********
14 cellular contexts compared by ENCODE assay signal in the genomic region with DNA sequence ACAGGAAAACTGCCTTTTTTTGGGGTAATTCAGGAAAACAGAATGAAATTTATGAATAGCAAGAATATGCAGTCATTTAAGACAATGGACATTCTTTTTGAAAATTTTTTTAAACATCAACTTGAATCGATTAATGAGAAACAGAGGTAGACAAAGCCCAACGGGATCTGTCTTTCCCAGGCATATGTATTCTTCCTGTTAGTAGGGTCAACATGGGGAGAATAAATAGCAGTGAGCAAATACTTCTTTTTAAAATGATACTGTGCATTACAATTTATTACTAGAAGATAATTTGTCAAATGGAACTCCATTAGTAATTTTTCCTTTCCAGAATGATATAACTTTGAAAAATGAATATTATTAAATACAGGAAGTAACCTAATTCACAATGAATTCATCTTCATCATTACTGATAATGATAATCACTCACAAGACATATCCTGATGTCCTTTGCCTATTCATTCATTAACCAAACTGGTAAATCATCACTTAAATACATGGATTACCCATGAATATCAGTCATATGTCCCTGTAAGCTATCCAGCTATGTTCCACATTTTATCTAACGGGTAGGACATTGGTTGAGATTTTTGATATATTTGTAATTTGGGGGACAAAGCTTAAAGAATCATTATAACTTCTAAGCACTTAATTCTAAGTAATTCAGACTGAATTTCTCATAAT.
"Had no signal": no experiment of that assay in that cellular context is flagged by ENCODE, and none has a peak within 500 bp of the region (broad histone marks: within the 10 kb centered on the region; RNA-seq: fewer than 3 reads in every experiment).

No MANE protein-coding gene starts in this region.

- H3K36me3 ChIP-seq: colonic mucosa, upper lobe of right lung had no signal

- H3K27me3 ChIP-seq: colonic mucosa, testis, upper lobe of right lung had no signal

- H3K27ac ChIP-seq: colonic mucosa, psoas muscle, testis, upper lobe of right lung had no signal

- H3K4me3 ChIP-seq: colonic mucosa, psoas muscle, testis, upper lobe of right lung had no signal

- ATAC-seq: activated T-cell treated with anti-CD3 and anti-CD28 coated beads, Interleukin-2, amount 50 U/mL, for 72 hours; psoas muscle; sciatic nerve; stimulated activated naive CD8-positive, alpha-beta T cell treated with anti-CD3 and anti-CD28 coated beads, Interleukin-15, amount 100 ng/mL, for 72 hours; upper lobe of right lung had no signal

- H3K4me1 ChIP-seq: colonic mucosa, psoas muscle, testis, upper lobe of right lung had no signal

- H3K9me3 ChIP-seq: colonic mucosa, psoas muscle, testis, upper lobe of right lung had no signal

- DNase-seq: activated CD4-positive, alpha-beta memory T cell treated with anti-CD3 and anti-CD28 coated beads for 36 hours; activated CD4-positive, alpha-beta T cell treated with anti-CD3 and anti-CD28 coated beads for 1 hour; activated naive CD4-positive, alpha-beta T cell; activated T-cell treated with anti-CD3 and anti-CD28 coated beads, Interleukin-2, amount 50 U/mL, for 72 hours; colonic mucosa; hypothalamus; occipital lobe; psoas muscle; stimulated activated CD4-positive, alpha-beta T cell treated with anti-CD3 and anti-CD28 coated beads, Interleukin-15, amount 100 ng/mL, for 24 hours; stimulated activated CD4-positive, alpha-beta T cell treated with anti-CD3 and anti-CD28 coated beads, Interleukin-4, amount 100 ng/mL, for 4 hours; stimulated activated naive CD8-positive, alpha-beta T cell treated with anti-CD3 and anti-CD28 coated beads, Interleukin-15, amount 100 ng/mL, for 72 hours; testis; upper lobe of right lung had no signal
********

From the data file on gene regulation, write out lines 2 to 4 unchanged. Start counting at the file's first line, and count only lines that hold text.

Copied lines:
"Had no signal": no experiment of that assay in that cellular context is flagged by ENCODE, and none has a peak within 500 bp of the region (broad histone marks: within the 10 kb centered on the region; RNA-seq: fewer than 3 reads in every experiment).

No MANE protein-coding gene starts in this region.

- H3K36me3 ChIP-seq: colonic mucosa, upper lobe of right lung had no signal